Spokane Journal of Business

Landmarks commission receives national recognition

Honor celebrates work highlighting midcentury modern architecture

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-—Natasha Nellis
The Parkade parking garage, at 511 W. Main, in downtown Spokane, is one of several examples of midcentury modern architecture in Spokane.

The Spokane Historic Landmarks Commission has received a national award for its work on an inventory of midcentury modern architecture here.

The Commission Excellence Award, which honors outstanding efforts and achievements by local preservation, historic district, and landmark commissions as well as boards of architectural review, was bestowed on the Spokane group by the National Alliance of Preservation Commissions last month at its 2018 convention in Des Moines, Iowa.

Megan Duvall, historic preservation officer for the city of Spokane, asserts that the Spokane Historic Landmarks Commission stood out for its social media outreach activities undertaken in conjunction with its midcentury modern architectural survey.

Duvall is the liaison between the volunteer commission and city staff, which compiled the survey.

“We have a Facebook page and also a website for the project,” Duvall says. “Every Thursday, we unveiled a midcentury (design) of the week.”

That kept the project on track and its social media followers engaged, she says.

“It gave us a big wave of interest that built to a crescendo,” Duvall says.

Midcentury modern architecture includes structures designed primarily between the 1930s and the late 1960s that emphasize modern connections to the environment with open spaces, as well as the expressive use of glass, concrete, and steel, although some designs also incorporate wood, natural stone, and other materials.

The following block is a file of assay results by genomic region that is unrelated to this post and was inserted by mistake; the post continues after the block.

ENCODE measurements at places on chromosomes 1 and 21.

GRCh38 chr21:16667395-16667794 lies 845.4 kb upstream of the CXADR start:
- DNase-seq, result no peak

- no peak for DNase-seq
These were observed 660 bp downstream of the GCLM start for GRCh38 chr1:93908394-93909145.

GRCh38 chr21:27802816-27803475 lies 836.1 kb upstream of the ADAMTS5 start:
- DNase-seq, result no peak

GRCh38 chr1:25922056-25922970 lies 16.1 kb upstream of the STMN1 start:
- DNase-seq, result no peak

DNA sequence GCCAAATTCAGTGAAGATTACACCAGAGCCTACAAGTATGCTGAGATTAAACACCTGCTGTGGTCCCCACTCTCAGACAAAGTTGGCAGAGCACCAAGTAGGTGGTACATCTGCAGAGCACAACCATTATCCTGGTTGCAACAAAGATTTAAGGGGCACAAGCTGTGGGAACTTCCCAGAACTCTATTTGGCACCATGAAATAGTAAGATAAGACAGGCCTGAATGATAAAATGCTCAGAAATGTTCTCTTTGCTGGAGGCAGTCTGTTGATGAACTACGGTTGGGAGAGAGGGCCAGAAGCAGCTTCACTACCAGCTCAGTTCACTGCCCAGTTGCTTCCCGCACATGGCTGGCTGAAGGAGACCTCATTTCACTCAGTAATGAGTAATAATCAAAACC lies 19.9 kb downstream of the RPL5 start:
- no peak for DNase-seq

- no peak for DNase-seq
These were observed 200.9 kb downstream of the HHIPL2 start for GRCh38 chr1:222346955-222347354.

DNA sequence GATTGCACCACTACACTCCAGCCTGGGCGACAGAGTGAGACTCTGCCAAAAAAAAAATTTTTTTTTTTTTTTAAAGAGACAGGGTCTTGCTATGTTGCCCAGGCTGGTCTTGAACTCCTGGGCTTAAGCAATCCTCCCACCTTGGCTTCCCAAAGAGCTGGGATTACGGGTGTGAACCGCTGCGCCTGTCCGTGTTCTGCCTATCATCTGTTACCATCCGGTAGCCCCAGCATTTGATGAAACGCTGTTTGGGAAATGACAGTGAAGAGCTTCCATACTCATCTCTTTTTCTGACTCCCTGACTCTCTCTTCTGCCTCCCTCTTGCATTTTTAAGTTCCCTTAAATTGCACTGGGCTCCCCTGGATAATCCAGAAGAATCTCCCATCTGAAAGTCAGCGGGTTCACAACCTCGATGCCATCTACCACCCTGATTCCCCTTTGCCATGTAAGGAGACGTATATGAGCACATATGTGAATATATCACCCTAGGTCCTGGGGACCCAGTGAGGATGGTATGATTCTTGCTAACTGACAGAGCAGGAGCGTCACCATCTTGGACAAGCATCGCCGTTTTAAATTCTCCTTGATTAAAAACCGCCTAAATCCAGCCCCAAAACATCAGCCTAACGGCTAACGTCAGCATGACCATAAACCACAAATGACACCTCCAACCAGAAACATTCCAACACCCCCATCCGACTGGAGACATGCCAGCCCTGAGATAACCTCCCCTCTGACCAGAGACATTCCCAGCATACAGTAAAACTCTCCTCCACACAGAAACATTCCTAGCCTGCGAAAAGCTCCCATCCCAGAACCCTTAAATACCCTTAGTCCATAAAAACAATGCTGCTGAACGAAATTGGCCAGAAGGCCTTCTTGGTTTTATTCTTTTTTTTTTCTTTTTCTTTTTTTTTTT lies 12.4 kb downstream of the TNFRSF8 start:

Duvall says the Spokane community is fortunate to have been home to prominent midcentury architects, including Kenneth Brooks, Warren C. Heylman, and Moritz Kundig.

Midcentury modern designs here include the Parkade parking garage, at 511 W. Main downtown; the Avista Corp. headquarters building, at 1411 E. Mission in East Spokane; and Sacred Heart Catholic Church, at 219 E. Rockwood Blvd. on the South Hill.

The final selection for the survey included 53 properties, most of which hadn’t been reviewed previously for historical significance. They included 22 single-family homes, 16 commercial buildings, 13 institutional buildings, and two apartment buildings. Architects designed 46 of the properties, five were designed by builders, one by an engineer, and one by an unknown designer.

The survey report is accessible online at midcenturyspokane.org.

Founded in 1983, NAPC’s mission is to build strong local preservation programs through education, advocacy, and training.

Mike McLean
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Deputy Editor Mike McLean has worked his entire journalism career in the Inland Northwest. Mike, who also lives to reel in fish and crank up music, has worked for the Journal since 2006.

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